About 3 percent of the nation's households were victims of identity theft during a six-month period in 2004, losing about $3.2 billion to fraudsters, the U.S. Justice Department announced Sunday.
Forty-eight percent of the estimated 3.6 million victims experienced unauthorized use of credit cards, 25 percent had other accounts – such as banking – used without permission, 15 percent had other personal information misused and 12 percent experienced multiple forms of identity theft at the same time, according to a news release issued by the department's Bureau of Justice Statistics.
The most likely victims were households headed by people ages 18 to 24, those living in urban or suburban areas and those with incomes of $75,000 or more, the release said. Race and ethnicity were not a factor.
About two-thirds of the victims lost money, an average of $1,290, according to the Justice Department. Some of the households continue to be hit with losses, while one-quarter said the fraud has stopped.
The announcement comes just three days after the Federal Trade Commission told a U.S. House subcommittee that the agency is taking steps to prevent identity theft.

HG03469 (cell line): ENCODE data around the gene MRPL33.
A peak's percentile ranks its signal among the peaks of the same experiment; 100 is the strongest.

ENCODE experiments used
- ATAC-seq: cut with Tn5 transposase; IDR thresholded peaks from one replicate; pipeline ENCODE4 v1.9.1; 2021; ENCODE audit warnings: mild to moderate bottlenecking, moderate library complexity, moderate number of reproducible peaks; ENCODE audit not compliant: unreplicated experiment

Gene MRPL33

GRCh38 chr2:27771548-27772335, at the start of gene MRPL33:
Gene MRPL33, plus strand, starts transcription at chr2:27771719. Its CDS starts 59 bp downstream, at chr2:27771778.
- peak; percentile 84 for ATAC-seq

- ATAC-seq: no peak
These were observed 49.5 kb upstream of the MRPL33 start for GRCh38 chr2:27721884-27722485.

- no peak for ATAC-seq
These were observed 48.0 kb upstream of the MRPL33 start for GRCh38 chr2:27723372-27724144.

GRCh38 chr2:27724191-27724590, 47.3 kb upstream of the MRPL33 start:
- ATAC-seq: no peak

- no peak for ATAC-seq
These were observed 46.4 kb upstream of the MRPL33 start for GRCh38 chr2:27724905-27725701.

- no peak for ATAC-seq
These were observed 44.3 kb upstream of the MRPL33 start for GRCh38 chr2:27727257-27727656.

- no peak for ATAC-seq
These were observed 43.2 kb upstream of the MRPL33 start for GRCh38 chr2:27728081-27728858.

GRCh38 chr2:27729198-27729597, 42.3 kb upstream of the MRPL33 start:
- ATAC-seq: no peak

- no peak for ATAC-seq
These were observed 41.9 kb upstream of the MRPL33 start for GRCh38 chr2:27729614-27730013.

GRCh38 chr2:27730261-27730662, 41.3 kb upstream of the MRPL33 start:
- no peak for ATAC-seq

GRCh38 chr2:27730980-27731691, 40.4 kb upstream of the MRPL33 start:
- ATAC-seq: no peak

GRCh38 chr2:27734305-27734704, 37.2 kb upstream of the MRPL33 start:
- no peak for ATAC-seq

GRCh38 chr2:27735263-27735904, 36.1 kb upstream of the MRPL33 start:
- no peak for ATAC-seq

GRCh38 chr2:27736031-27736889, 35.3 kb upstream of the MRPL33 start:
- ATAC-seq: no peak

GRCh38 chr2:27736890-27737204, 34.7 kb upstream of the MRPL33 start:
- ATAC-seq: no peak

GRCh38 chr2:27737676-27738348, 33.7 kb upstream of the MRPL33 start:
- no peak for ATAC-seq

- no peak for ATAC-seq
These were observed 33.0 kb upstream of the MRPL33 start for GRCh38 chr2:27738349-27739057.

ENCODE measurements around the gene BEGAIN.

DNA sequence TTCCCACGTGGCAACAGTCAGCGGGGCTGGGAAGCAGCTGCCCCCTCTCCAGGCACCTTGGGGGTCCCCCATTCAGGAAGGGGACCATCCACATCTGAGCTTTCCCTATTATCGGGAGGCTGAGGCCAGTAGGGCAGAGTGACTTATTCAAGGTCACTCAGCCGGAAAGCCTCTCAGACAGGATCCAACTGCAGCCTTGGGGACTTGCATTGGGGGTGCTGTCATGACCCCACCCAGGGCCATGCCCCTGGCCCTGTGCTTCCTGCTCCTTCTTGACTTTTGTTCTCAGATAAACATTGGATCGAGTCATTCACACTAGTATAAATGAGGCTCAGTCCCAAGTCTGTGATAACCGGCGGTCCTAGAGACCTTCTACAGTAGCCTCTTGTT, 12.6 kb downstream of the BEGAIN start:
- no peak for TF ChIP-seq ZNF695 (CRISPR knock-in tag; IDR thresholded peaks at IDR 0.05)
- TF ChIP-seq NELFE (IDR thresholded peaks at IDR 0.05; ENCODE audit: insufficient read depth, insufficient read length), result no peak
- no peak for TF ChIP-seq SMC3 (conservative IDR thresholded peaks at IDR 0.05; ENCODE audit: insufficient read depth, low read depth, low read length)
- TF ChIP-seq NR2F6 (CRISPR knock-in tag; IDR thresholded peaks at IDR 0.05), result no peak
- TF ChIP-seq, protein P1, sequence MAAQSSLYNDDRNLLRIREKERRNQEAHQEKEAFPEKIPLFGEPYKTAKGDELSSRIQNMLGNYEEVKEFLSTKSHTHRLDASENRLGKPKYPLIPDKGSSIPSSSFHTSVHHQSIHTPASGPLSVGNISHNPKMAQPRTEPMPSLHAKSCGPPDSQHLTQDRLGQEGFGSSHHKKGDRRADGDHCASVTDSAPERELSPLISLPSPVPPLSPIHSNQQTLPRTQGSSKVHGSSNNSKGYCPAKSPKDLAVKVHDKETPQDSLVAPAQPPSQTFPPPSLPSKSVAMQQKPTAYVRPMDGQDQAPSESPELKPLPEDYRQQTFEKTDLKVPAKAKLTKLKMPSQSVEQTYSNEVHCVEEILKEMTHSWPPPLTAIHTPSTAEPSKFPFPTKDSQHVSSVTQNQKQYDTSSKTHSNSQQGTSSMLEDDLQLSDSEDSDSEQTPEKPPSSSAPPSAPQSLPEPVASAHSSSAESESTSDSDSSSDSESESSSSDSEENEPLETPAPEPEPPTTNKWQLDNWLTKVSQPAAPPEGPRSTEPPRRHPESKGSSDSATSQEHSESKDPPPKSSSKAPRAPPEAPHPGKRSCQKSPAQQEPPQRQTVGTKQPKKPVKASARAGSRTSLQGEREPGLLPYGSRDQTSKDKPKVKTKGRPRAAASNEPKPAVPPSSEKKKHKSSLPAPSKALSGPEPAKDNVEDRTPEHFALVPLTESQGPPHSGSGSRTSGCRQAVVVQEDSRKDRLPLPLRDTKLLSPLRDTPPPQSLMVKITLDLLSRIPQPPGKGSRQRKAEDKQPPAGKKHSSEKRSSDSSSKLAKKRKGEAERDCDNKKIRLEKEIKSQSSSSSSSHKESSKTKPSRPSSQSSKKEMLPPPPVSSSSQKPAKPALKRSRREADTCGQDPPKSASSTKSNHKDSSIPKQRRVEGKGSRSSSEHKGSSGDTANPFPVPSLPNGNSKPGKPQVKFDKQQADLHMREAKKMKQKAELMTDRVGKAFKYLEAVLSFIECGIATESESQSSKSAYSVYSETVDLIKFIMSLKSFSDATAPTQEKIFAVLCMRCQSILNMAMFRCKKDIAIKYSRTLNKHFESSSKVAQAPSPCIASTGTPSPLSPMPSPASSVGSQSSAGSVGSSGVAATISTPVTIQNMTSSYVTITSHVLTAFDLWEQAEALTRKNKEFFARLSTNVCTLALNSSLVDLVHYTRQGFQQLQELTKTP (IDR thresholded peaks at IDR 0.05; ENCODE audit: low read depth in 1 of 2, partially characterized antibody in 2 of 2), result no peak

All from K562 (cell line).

Joel Winston cited the FTC's recently established Division of Privacy and Identity Protection, which he heads.
"The FTC serves a key role as the central repository for identity theft complaints, facilitates criminal law enforcement in detecting and prosecuting identity thieves and provides extensive victim assistance and consumer education," he said.
Measures in place include a toll-free hotline – (877) ID-THEFT – that provides information each week to about 15,000 to 20,000 people who are concerned about identity theft. The FTC also has led an initiative to create consumer education materials.